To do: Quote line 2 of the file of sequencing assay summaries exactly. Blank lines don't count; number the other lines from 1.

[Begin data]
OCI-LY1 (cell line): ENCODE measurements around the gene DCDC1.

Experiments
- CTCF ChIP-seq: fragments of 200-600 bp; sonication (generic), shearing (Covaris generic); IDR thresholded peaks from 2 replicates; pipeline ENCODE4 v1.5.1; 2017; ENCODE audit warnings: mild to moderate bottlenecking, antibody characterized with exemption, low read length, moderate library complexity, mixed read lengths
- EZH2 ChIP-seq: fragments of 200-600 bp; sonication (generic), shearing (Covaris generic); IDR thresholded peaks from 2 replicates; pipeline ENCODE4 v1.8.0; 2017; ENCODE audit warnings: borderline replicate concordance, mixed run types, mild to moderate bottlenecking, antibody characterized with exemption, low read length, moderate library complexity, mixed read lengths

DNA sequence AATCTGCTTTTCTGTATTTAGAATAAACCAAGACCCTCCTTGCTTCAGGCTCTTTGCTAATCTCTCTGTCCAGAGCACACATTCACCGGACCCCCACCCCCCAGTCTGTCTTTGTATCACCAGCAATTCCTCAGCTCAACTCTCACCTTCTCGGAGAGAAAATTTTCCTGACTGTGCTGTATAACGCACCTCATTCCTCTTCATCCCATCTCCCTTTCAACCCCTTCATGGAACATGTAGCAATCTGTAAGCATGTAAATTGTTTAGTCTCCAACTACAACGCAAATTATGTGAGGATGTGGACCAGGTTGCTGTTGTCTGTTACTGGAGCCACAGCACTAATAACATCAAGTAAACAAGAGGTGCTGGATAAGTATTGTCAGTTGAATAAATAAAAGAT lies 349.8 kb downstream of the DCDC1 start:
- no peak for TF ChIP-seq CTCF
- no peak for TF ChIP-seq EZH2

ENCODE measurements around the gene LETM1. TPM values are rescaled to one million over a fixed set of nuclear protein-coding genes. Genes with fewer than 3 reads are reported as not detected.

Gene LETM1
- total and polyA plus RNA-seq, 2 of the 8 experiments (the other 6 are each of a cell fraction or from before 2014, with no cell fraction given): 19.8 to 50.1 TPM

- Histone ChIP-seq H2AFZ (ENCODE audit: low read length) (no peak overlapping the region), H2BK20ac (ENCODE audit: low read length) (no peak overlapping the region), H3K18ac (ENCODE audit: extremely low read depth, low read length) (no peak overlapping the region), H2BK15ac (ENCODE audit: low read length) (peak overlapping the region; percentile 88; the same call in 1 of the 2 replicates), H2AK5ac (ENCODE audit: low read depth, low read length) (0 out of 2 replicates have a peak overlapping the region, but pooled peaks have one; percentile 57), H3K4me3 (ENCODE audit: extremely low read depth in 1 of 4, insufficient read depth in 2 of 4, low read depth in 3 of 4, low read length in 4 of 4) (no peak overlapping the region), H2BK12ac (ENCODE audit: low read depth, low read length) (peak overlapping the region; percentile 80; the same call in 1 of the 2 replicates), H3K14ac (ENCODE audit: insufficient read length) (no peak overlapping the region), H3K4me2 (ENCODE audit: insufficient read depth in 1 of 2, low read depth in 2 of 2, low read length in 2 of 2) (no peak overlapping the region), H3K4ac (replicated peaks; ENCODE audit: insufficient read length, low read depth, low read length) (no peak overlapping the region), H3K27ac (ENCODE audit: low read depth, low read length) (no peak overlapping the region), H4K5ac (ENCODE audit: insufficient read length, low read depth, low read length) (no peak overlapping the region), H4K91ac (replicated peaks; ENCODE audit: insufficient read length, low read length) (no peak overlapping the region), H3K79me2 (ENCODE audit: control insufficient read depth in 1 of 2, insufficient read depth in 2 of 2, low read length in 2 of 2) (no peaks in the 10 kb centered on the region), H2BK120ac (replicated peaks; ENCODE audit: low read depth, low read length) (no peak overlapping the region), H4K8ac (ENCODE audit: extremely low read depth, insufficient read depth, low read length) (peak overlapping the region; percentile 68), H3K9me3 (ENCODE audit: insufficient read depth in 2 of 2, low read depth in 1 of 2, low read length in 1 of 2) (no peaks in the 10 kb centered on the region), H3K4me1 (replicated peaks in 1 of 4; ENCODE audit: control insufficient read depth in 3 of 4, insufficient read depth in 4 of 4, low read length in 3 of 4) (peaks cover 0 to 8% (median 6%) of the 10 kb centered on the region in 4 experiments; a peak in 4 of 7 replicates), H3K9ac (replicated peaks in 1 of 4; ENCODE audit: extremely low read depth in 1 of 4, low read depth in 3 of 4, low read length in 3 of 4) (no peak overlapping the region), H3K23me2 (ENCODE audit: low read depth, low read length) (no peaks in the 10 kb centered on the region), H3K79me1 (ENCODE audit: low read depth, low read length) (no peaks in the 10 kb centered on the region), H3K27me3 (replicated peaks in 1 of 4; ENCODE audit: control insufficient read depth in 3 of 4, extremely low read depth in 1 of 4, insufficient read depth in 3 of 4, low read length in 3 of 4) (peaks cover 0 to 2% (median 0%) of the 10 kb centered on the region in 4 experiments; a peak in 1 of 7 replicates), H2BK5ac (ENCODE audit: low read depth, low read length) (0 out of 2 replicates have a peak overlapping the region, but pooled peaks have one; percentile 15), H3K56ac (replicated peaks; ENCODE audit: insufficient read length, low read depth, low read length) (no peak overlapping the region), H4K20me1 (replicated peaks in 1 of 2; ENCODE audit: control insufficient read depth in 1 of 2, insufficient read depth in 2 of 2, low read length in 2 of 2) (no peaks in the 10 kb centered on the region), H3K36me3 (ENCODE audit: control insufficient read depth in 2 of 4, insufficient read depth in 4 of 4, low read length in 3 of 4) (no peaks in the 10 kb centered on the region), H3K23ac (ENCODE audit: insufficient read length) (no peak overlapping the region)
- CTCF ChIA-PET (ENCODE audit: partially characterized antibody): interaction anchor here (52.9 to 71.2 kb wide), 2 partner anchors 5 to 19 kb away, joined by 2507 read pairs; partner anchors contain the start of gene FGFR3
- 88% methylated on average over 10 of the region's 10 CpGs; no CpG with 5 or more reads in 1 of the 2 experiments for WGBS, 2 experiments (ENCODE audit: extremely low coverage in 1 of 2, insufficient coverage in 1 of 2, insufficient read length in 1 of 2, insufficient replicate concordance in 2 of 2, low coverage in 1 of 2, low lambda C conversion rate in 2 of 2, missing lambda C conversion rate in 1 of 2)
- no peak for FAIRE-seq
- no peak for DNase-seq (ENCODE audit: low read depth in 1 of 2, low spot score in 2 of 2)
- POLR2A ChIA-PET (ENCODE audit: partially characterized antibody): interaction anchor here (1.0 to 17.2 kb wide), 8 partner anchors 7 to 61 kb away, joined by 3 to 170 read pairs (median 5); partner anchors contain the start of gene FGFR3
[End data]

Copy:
Experiments